drivers for business model innovation? How companies innovate their business model? How do companies evaluate
existing and new business models? How do companies integrate business models in their corporation? How do
include strategic management, entrepreneurship, innovation management and others.

## Change vs. Transformation: What’s the Difference?

Transformation involves changing your frame of reference. Image Credit: Doug Buckley of http://hyperactive.to

Last week, on the Lean Six Sigma Worldwide discussion group, Gaurav Navula (CEO of Perky Pat India) asked us to reflect on the difference between change and transformation. Change management was a major thrust in the 1990’s and early 2000’s, but you don’t hear as much about it anymore. Today, the tools of change management (making the business case, aligning strategy with tactics, engaging stakeholders, instituting goal-directed training and education programs, etc.) have faded into the everyday landscape of management. Leaders seem to be focused more on “surviving and thriving” in the midst of rapid and disruptive innovation, which enhances the importance of transformation.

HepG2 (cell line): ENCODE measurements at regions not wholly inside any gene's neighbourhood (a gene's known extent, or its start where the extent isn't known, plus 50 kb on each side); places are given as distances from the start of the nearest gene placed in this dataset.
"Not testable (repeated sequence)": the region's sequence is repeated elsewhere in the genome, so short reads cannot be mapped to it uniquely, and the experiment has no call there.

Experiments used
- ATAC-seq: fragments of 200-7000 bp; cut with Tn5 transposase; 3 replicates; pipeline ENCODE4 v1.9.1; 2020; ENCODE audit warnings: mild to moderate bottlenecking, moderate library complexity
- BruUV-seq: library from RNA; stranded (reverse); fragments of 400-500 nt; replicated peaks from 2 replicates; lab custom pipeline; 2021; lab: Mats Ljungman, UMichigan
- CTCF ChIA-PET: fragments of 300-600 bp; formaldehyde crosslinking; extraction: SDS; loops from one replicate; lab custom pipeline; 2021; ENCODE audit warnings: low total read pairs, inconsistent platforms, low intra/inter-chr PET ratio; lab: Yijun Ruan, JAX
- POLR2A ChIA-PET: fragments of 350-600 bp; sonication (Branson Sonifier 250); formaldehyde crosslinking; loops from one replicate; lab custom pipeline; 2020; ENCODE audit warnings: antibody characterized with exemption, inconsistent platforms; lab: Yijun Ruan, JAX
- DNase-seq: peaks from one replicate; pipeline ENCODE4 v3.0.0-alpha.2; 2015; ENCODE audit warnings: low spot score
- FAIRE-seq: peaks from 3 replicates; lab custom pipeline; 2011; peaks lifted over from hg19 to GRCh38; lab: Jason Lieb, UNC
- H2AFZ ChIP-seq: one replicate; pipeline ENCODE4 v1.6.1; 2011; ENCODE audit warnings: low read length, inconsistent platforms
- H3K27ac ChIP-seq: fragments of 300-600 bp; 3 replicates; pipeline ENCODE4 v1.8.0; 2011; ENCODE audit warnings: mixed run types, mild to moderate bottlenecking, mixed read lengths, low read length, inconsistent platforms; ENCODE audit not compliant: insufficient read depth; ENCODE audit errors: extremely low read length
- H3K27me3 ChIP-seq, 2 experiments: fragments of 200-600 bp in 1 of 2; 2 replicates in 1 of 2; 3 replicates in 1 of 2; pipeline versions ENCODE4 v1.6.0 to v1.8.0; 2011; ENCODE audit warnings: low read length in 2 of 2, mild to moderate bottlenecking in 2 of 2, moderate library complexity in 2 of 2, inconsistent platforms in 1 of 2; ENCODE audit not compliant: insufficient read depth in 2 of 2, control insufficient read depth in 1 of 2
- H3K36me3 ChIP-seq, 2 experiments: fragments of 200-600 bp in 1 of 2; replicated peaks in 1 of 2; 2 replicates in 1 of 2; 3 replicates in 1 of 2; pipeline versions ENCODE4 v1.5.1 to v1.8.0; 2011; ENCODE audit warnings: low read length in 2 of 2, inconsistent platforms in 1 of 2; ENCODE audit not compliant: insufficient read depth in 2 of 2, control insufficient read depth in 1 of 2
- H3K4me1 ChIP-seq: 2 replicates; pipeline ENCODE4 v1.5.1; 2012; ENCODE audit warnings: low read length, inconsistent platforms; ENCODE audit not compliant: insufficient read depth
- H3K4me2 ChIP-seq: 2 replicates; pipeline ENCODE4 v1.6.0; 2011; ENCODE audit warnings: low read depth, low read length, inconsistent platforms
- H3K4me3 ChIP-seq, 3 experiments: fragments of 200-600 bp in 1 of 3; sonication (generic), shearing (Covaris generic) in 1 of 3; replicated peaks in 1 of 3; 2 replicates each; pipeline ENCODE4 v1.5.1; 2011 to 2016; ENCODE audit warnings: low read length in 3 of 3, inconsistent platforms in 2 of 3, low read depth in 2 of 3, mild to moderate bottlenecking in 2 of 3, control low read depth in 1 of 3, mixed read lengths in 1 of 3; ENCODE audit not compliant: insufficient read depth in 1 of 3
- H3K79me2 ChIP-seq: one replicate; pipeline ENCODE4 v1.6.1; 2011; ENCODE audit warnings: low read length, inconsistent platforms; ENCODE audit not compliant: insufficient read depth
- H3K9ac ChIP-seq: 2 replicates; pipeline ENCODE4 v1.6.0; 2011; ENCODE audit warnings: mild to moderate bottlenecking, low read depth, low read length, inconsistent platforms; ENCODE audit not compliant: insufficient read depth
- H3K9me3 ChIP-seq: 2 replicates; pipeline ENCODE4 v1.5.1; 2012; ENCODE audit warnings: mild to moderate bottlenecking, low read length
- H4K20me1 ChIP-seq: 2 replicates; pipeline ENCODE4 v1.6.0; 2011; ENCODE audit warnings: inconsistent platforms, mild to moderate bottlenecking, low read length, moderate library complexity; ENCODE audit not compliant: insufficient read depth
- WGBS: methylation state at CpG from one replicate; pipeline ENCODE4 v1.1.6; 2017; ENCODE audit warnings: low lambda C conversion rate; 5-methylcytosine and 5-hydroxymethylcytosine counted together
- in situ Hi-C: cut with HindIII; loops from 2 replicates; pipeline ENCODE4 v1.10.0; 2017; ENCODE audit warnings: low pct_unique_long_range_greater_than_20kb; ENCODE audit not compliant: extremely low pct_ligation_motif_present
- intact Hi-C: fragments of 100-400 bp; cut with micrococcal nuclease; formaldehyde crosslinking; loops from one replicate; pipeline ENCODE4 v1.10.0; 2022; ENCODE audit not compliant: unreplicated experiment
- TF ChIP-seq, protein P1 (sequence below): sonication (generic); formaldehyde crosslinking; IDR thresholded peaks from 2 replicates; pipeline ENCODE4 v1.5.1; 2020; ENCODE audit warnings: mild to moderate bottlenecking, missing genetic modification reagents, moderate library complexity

But what’s the difference? Just a couple months ago, Ron Ashkenas (on the Harvard Business Review blog) asserted that we don’t know the difference: “We really do know how to execute discrete changes. What we know much less about is how to engineer a transformation.”